[The colourful striped band moves forward while the text and image on screen fade away.]

[A photo of a Trans couple hugging appears. A text box appears.]

1996. Sexual orientation is added to the Canadian Charter of Rights and Freedoms.

[The colourful striped band moves forward while the text and image on screen fade away.]

[A family photo of two women and their daughter appears. A text box appears.]

2000. Parliament passes Bill C-23 which gives same-sex couples the same social tax benefits as heterosexuals in common-law relationships. Photo credits: Mondays with Mac Photography

[The colourful striped band moves forward while the text and image on screen fade away.]

[A photo of two brides holding hands and wearing white wedding gowns in front of a cloud of rainbow coloured smoke appears. A text box appears]

2005. The enactment of the Civil Marriage Act marked a milestone in sexual orientation equality rights, by allowing same-sex couples to be married anywhere in Canada.

[The colourful striped band moves forward while the text and image on screen fade away.]

[A photo of people at a Trans March holding signs appears. A text box appears.]

2009. The first Trans March in Canada is organized during Toronto Pride.

[The colourful striped band moves forward while the text and image on screen fade away.]

[A photo of the Parliament Peace Tower appears. A photo of Prime Minister Justin Trudeau appears. Two text boxes appears.]

2017. Gender expression and gender identity are added to the Canadian Human Rights Act. Prime Minister Justin Trudeau delivered a historic apology to individuals harmed by federal legislation, policies and practices that led to the oppression of and discrimination against LGBTQ2 people in Canada.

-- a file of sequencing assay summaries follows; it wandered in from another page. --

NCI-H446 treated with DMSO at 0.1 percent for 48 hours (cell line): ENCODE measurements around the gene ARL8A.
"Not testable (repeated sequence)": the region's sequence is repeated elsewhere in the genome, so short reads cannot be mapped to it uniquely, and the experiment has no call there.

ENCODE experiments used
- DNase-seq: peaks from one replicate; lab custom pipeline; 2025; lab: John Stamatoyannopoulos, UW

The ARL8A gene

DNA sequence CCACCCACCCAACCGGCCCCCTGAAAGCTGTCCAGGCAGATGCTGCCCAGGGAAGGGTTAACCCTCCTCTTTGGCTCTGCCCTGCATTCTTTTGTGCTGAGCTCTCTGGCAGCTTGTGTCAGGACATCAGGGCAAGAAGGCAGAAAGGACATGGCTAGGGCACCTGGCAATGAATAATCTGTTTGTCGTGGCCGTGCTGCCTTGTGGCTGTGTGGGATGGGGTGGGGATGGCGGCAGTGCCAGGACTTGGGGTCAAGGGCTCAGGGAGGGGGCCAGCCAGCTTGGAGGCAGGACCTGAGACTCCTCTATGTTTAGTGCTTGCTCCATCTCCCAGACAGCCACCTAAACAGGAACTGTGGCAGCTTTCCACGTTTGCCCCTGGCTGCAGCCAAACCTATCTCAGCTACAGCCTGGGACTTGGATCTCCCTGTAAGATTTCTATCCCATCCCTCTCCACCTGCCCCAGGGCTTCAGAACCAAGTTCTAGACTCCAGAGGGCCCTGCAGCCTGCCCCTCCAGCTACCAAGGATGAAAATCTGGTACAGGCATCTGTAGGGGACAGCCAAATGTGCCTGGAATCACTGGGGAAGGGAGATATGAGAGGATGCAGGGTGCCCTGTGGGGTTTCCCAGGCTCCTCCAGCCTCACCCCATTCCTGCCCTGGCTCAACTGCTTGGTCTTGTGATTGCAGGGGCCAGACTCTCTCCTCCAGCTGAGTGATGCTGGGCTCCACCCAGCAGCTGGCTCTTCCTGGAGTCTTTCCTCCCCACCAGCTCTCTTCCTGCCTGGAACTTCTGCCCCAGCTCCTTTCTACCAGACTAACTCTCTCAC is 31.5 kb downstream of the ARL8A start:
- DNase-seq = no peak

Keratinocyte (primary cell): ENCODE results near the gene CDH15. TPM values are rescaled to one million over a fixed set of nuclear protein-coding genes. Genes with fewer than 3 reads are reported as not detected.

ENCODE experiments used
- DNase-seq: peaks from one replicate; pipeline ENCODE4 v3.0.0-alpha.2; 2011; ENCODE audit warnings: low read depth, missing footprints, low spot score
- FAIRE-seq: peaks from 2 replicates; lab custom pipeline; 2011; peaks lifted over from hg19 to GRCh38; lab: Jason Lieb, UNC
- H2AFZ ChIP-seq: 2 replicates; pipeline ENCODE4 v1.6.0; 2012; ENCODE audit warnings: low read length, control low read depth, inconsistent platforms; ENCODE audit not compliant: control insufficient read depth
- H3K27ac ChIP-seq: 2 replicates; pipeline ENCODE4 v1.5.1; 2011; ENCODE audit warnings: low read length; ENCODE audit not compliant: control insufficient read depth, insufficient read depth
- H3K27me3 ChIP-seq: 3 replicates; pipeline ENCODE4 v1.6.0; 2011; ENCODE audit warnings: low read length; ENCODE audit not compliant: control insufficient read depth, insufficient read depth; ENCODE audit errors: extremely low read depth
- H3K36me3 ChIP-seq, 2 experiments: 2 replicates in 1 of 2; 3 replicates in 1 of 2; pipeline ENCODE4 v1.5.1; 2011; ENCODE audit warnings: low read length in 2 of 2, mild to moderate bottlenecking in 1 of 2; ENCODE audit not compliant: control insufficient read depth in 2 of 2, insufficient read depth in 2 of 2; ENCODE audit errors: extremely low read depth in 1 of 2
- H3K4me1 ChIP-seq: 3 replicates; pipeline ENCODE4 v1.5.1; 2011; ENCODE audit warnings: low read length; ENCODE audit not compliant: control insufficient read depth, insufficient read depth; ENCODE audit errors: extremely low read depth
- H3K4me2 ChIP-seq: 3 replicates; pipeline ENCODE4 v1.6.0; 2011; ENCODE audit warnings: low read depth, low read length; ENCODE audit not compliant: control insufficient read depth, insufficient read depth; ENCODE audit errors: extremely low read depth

[The colourful striped band moves forward while the text and image on screen fade away.]

[A photo of a young Trans person appears. A photo of a Trans parent and daughter appear. A text box appears.]

2018. In December 2018, Status of Women Canada became Women and Gender Equality Canada (WAGE) with an expanded mandate that includes the advancement of equality with respect to sex, sexual orientation, gender identity and gender expression.

[The photo of the Trans person disappears. The photo of the Trans parent and daughter disappear. A photo of filed paper records appear. A new text box appears.]

2018. Bill C-66 passed unanimously in the House of Commons and in the Senate. Records of convictions involving consensual sexual activity between same-sex partners of legal age can now be destroyed.

[The colourful striped band moves forward while the text and image on screen fade away.]

[A black and white photo of Gemma Hickey appears. A photo of a mother and daughter appear. Two text boxes appears.]

2019. Gemma Hickey becomes one of the first Canadians to receive a gender-neutral birth certificate and passport. The Government of Canada made a historic $20 million investment to support LGBTQ2 capacity-building projects from coast to coast to coast. Photo credit: Twitter @justbegemma

[The colourful striped band moves forward while the text and images on screen fade away.]

[An animation of the Progress Flag in movement appears. A text box appears.]

2020-2021. Launch of the public engagement process for developing the first-ever federal LGBTQ2 Action Plan.

[The colourful striped band moves forward while the text and images on screen fade away.]

Over 50 years of LGBTQ2 activism in Canada. This timeline provides a few notable event over decades of change. It is by no means a comprehensive list of LGBTQ2 history in Canada. Striped band displaying the colours of the Progress Flag. Music stops. The Canada wordmark appears, which has a waving Canadian flag above the last “a” in the word “Canada”.